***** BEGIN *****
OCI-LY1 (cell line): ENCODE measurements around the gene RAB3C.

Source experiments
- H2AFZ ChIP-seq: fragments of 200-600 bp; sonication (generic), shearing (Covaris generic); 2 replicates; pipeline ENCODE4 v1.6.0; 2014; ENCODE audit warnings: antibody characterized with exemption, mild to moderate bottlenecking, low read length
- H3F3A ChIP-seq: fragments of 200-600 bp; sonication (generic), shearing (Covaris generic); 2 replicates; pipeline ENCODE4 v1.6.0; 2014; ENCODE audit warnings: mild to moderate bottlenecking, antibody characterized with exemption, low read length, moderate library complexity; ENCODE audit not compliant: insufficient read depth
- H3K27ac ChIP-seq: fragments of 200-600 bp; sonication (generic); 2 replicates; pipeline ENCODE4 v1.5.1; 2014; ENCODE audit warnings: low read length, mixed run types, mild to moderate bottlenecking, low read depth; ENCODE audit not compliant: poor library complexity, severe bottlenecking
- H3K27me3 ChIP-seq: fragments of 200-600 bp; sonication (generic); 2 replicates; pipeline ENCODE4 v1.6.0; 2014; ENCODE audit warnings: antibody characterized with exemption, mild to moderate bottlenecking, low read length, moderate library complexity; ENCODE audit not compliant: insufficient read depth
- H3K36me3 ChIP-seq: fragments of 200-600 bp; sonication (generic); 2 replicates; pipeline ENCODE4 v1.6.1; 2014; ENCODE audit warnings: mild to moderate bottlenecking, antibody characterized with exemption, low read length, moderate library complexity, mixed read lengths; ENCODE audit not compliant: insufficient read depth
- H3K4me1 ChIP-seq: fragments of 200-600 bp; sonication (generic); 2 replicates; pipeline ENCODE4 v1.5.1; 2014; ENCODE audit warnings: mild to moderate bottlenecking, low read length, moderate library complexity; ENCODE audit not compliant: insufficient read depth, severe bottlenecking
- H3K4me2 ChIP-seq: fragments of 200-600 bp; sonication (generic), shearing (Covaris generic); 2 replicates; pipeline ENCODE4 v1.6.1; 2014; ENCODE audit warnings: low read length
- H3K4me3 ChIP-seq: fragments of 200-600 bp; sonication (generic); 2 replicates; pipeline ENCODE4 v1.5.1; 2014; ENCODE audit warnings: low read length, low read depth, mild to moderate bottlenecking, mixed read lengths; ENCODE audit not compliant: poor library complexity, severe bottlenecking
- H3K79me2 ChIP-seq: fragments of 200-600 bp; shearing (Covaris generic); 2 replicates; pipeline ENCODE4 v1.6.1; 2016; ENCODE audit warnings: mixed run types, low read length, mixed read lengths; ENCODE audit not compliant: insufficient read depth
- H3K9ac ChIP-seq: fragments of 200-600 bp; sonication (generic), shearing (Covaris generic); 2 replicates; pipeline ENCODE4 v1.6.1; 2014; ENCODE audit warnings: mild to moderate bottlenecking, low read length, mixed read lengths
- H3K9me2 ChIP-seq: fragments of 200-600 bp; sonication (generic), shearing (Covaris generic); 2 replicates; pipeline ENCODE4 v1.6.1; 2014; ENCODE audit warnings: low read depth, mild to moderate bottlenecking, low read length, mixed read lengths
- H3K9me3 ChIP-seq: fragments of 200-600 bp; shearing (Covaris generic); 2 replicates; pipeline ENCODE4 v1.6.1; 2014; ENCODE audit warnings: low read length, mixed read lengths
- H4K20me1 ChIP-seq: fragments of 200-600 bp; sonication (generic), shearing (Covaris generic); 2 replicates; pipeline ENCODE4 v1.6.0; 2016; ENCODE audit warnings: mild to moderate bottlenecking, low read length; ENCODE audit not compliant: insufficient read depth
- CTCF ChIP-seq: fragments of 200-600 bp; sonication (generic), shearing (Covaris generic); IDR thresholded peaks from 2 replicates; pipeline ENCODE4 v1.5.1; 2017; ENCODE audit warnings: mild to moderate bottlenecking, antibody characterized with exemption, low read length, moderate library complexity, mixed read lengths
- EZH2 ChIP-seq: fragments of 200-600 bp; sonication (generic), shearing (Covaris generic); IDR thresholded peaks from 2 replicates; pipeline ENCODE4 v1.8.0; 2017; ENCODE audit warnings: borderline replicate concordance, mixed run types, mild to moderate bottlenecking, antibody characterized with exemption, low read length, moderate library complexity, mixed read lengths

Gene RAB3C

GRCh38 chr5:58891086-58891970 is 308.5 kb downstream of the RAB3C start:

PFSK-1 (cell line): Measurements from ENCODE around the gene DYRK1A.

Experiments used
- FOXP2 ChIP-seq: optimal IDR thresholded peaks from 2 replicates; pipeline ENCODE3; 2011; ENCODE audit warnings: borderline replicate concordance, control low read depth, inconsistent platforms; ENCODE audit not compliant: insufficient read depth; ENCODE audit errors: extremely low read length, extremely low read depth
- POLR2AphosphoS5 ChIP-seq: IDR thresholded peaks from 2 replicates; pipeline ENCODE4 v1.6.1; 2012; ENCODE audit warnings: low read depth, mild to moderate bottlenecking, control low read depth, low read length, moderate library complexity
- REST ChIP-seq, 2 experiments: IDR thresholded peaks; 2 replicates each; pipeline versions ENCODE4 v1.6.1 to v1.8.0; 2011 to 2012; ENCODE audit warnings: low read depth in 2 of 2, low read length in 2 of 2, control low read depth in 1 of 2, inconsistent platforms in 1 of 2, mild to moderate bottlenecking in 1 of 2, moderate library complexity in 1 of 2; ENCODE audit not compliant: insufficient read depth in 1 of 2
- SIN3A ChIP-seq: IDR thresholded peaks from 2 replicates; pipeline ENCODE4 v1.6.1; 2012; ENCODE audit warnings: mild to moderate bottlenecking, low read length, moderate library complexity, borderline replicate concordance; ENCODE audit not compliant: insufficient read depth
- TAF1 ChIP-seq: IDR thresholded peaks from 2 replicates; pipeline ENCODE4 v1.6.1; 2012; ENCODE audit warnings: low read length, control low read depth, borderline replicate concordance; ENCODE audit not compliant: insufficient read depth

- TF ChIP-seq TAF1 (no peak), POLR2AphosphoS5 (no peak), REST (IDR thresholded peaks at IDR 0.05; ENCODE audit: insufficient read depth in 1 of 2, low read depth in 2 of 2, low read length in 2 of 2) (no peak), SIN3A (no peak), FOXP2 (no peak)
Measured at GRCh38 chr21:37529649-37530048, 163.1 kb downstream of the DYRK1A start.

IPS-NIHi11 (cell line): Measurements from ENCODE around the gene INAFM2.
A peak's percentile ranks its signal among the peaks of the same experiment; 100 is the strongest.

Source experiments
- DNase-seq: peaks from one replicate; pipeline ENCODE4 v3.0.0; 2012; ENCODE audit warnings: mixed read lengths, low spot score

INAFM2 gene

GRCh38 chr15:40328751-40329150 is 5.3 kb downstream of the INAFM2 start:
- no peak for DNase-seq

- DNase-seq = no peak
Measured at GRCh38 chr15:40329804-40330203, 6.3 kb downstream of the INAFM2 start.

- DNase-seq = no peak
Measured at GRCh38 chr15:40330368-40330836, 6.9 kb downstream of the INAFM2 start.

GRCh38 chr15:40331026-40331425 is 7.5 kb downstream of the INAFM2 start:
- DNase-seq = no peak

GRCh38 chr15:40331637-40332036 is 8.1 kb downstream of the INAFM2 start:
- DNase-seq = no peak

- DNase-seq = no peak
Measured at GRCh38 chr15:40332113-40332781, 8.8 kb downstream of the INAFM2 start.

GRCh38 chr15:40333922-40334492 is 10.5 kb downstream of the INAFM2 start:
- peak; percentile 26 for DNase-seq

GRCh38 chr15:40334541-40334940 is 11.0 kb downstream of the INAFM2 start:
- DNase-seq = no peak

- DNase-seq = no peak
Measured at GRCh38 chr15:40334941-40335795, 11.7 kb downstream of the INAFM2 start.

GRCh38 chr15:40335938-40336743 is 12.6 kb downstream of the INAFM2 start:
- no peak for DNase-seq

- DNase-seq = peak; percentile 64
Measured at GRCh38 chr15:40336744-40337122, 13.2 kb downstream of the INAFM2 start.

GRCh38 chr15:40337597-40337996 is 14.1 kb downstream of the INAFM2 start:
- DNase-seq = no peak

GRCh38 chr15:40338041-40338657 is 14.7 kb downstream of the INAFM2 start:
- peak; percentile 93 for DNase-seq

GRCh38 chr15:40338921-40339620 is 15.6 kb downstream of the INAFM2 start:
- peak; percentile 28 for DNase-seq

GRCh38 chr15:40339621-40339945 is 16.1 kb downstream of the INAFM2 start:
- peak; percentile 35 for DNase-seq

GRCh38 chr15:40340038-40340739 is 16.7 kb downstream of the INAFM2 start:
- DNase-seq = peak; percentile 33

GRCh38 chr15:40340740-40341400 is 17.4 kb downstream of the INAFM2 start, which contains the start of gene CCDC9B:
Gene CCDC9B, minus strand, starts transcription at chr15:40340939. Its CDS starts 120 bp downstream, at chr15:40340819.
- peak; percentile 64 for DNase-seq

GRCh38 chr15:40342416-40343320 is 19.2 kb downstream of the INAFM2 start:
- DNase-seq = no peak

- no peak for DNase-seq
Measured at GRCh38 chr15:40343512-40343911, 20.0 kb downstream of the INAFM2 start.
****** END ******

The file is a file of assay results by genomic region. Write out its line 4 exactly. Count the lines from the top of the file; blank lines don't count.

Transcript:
- H3F3A ChIP-seq: fragments of 200-600 bp; sonication (generic), shearing (Covaris generic); 2 replicates; pipeline ENCODE4 v1.6.0; 2014; ENCODE audit warnings: mild to moderate bottlenecking, antibody characterized with exemption, low read length, moderate library complexity; ENCODE audit not compliant: insufficient read depth